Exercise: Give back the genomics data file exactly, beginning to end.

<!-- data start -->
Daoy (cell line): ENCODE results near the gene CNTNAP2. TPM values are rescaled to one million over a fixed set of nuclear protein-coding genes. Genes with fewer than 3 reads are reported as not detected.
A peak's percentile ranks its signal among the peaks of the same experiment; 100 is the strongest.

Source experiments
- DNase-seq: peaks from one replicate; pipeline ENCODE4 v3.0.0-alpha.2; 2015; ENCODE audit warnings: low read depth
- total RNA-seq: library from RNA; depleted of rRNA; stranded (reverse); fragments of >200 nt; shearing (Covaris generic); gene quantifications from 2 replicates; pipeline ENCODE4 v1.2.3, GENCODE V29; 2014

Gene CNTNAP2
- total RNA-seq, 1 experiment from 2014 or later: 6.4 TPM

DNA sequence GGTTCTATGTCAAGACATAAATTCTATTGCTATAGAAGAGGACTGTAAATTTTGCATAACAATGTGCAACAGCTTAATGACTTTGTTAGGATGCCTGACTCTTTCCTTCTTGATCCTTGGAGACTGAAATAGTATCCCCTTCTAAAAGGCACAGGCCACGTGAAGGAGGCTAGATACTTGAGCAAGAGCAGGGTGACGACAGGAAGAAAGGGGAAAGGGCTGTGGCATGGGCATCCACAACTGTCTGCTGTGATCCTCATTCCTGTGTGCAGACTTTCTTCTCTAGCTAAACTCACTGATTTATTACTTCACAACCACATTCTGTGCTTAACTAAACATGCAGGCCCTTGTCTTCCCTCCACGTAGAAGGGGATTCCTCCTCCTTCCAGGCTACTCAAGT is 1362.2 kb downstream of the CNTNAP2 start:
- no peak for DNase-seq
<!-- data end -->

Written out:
Daoy (cell line): ENCODE results near the gene CNTNAP2. TPM values are rescaled to one million over a fixed set of nuclear protein-coding genes. Genes with fewer than 3 reads are reported as not detected.
A peak's percentile ranks its signal among the peaks of the same experiment; 100 is the strongest.

Source experiments
- DNase-seq: peaks from one replicate; pipeline ENCODE4 v3.0.0-alpha.2; 2015; ENCODE audit warnings: low read depth
- total RNA-seq: library from RNA; depleted of rRNA; stranded (reverse); fragments of >200 nt; shearing (Covaris generic); gene quantifications from 2 replicates; pipeline ENCODE4 v1.2.3, GENCODE V29; 2014

Gene CNTNAP2
- total RNA-seq, 1 experiment from 2014 or later: 6.4 TPM

DNA sequence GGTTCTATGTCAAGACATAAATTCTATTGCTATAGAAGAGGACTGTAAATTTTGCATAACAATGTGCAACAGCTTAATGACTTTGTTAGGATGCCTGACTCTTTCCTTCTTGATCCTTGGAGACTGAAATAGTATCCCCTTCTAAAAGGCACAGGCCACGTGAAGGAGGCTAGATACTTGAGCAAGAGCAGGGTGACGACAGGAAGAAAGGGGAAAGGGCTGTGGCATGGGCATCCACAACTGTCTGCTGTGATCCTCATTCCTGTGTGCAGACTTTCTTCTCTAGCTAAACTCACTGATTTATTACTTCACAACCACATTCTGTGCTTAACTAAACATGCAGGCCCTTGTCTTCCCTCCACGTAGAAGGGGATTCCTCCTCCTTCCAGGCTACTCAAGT is 1362.2 kb downstream of the CNTNAP2 start:
- no peak for DNase-seq